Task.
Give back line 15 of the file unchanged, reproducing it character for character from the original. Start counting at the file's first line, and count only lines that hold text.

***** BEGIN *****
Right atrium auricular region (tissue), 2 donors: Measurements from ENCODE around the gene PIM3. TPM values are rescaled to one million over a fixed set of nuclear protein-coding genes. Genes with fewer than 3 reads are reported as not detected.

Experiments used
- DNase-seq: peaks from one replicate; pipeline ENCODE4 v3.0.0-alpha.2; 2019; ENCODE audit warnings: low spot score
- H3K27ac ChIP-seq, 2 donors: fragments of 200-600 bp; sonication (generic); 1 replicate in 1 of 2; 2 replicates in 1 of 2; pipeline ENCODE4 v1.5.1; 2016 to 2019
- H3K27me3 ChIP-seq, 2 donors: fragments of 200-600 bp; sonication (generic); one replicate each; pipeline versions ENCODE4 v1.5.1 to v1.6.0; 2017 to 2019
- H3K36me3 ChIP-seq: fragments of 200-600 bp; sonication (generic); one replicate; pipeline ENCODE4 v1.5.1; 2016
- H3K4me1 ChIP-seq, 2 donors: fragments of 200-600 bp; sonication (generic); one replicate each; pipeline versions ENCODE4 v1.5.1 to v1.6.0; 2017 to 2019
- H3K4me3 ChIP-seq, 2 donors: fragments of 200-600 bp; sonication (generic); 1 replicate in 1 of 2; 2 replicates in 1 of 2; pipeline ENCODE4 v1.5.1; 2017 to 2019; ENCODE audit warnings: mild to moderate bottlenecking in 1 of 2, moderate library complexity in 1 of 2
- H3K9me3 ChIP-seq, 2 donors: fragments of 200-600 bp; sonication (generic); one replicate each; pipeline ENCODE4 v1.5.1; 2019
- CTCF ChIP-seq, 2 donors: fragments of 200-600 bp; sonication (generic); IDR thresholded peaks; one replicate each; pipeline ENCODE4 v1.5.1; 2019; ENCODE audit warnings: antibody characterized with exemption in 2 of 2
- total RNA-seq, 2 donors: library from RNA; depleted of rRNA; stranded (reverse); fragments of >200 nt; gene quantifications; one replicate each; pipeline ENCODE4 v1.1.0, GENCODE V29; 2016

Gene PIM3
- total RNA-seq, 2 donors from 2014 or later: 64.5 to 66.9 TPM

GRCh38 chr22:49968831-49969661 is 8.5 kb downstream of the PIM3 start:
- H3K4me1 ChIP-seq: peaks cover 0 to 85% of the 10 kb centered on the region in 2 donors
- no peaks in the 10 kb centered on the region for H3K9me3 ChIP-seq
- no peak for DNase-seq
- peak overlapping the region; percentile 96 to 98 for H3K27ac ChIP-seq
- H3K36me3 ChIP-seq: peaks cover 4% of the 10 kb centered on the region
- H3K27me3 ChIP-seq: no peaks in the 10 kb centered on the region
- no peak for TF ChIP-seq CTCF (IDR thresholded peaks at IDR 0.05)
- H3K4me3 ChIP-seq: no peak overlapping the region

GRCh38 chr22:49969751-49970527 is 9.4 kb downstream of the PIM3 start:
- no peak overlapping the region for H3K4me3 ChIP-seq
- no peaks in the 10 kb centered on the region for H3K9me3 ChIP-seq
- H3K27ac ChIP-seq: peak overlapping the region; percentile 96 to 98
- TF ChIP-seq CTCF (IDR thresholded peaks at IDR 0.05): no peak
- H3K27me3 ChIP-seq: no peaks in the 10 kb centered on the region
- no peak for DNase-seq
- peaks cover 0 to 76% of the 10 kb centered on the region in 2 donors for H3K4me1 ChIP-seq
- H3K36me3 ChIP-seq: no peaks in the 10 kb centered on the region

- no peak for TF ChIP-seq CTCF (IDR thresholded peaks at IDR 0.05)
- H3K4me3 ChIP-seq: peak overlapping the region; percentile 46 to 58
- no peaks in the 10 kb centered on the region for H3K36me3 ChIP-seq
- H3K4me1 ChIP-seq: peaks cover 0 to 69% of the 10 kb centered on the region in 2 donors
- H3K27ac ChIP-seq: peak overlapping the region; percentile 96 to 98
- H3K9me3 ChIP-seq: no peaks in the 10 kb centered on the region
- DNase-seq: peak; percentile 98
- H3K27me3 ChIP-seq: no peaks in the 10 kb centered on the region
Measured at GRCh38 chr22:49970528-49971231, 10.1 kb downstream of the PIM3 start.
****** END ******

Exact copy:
- H3K4me1 ChIP-seq: peaks cover 0 to 85% of the 10 kb centered on the region in 2 donors